A sales rep, an administration clerk, and the manager are walking to lunch when they find an antique oil lamp. They rub it and a Genie comes out. The Genie says, “I’ll give each of you just one wish.”

“Me first! Me first!” says the administration clerk. “I want to be in the Bahamas, driving a speedboat, without a care in the world.” Poof! She’s gone.

“Me next! Me next!” says the sales rep. “I want to be in Hawaii, relaxing on the beach with my personal masseuse, an endless supply of Pina Coladas and the love of my life.” Poof! He’s gone.

“OK, you’re up,” the Genie says to the manager. The manager says, “I want those two back in the office after lunch.”

Moral of the story: Always let your boss have the first say.

Corporate Lesson 4

A crow was sitting on a tree, doing nothing all day.

A rabbit asked him, “Can I also sit like you and do nothing all day long?”

The crow answered: “Sure, why not.”

So, the rabbit sat on the ground below the crow, and rested.

A fox jumped on the rabbit and ate it.

Moral of the story: To be sitting and doing nothing, you must be sitting very high up.

Corporate Lesson 5

A turkey was chatting with a bull.

“I would love to be able to get to the top of that tree,” the turkey sighed, but I haven’t got the energy.”

“Well, why don’t you nibble on my droppings?” replied the bull, “They’re packed with nutrients.”

The turkey pecked at a lump of dung and found that it gave him enough strength to reach the lowest branch of the tree. The next day, after eating some more dung, he reached the second branch. Finally after a fourth night, there he was proudly perched at the top of the tree. He was soon spotted by a farmer, who shot him out of the tree.

Moral of the story: Bullsh*t might get you to the top, but it won’t keep you there.

The Taming of the Shrew

Monday, November 21st, 2005

If you have access to BBC1, get thee to a television set by 20:30 for a modern version of The Taming of the Shrew. If the last two (Much Ado, Macbeth) are anything to go by, this should be another cracker.

Later that night…

And indeed, it was a corker. I found Shirley Henderson‘ s performance as Kate a little disconcerting, too over the top at first (had she watched The Exorcist too many times) but perhaps it made the later scenes more effective. And did anyone else get the feeling that Eddie Izzard was meant to play the role of Petruchio but Rufus Sewell came in at the last minute? Wonderful script, great acting, a real treat.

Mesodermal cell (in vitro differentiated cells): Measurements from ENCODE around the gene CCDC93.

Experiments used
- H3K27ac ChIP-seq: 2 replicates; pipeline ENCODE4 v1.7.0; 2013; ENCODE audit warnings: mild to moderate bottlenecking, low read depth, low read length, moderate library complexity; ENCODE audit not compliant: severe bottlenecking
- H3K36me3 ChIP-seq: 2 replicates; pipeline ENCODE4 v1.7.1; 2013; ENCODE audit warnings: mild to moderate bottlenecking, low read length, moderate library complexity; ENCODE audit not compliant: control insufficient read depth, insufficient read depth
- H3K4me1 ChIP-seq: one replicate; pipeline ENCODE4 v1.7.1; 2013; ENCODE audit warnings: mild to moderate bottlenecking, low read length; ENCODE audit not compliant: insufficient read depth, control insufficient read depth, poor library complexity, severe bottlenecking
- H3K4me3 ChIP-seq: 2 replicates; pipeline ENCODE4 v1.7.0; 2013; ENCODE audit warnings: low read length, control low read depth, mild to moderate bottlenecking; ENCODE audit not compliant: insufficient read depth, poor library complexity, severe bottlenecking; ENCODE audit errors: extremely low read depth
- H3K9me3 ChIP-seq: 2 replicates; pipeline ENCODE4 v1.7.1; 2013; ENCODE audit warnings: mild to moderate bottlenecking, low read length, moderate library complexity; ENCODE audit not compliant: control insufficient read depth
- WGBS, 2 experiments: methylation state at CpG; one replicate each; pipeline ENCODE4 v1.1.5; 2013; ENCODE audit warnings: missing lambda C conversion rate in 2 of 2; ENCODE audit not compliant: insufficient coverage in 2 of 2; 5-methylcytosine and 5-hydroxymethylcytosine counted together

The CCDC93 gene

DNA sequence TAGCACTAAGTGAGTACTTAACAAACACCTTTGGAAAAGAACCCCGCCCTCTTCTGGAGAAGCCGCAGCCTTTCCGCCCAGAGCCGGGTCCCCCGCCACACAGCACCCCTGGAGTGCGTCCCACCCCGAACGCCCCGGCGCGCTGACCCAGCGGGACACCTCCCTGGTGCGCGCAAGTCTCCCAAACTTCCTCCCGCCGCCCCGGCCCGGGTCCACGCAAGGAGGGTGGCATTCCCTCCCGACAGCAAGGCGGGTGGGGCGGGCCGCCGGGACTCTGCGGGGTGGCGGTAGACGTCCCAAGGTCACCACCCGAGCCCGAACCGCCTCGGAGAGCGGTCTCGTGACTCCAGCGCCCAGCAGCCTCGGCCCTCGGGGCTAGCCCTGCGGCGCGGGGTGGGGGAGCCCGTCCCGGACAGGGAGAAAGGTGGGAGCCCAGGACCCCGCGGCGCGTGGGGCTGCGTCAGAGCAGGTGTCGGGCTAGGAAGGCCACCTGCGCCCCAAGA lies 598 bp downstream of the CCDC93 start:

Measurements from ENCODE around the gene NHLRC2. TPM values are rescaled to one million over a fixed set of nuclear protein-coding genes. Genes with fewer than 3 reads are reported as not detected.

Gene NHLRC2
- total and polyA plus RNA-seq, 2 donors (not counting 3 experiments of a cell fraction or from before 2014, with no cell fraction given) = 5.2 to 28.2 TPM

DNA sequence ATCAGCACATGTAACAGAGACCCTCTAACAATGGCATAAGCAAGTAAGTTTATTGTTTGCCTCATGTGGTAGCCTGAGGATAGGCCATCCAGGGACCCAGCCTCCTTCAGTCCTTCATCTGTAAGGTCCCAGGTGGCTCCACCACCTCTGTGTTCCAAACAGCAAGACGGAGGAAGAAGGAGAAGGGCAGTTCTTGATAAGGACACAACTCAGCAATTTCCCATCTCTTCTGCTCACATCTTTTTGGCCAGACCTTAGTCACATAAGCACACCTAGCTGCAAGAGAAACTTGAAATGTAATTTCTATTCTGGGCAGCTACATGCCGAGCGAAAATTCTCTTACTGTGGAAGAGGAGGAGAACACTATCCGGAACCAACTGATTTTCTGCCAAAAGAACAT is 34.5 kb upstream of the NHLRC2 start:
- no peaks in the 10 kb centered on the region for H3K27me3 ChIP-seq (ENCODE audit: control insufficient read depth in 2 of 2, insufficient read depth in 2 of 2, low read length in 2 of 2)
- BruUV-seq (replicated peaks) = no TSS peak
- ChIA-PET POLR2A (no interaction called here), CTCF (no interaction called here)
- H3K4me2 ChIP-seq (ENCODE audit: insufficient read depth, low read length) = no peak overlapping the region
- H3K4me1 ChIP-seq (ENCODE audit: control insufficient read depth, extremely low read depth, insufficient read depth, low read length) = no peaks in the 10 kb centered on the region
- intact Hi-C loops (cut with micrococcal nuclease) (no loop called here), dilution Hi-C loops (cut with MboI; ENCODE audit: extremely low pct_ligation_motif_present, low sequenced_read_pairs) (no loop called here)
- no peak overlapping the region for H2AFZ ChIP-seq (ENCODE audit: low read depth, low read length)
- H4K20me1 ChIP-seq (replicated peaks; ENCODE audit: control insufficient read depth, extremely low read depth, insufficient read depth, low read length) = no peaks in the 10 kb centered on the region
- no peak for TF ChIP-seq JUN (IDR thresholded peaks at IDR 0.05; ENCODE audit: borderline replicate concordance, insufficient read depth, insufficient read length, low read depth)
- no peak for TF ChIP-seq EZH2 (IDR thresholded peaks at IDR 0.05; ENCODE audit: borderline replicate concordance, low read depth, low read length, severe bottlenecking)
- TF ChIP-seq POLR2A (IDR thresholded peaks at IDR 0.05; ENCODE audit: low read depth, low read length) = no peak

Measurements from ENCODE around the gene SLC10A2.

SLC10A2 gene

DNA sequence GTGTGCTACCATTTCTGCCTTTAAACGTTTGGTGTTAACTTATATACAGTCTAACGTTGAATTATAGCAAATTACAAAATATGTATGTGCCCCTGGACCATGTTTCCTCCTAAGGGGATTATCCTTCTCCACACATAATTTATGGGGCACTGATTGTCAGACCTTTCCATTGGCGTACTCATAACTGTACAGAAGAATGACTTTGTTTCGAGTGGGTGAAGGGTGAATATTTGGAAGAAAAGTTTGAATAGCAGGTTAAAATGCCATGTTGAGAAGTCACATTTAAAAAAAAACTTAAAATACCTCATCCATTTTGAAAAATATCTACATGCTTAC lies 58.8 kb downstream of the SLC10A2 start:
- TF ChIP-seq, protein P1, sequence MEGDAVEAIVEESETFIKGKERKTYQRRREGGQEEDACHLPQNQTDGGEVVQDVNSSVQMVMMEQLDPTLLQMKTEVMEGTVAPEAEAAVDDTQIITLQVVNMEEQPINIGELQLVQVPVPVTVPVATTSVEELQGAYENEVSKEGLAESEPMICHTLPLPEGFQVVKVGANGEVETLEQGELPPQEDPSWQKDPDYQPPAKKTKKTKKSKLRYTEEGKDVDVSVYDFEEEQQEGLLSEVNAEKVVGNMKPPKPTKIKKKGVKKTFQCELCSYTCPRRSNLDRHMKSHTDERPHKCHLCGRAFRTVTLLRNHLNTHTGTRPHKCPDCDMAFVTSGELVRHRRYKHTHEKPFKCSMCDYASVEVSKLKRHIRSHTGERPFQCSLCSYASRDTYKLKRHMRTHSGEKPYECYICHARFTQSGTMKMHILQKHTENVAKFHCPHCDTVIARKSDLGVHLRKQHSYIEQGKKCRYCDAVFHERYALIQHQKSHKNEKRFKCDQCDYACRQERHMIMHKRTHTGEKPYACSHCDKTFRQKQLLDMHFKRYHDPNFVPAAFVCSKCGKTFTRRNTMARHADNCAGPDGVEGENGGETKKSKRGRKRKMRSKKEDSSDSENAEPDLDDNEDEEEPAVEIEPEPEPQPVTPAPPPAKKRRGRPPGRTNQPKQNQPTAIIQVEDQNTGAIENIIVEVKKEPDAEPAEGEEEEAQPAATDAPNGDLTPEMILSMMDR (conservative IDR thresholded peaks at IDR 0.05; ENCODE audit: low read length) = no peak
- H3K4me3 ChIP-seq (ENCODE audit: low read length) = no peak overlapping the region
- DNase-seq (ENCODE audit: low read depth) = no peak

Best line: Kate’s mother, during a discussion on why Kate has never married: “You don’t… shop around the corner, do you?” Now that’s a new one on me.

Monday, November 21st, 2005

I might have linked to Longmire before but I’ve just been enjoying the site all over again so here is Longmire Does Romance, Naughty submissions from readers and more reader submissions.

If you liked those then you’ll also enjoy Cap’n Wacky’s Unfortunate Cards.

And finally… David Shrigley‘s photos would normally come in a photography post but I think you’ll agree that it sits happily alongside the two previous links.

New Year’s Resolution #1

Monday, November 21st, 2005

What’s that you say? It’s weeks until the new year? Not on the daisy calender. That’s the one where I start rembembering resolutions made in December 2003 in your calenders. Anyway, today’s Resolution To Be Fulfilled is: one post a day. So no time like the present.

First up is CronyJobs.com, followed swiftly by If Fox News Had Been Around Throughout History.

This clever advertising billboard from Nicotinell came to me via email but in searching for the source I came across Billboardom, a blog dedicated to billboard advertising. I especially like this one. Hmm. Further googling and it seems that this is not a particularly new idea, see this advert.

I came across Paul Schmidinger’s site eigelb.at earlier today (via MetaFilter). It’s jam packed with creative tools, my favourite being the Grappa Sepia. I think with a little skill and some practice you could come up with some lovely images. In fact, I might have a go at making a banner with it later this week – I’m trying to write chasing daisy with a sort of shooting star effect but as you can see, my artistic skills are about as advanced as my debating skills so it might take a while. A long while.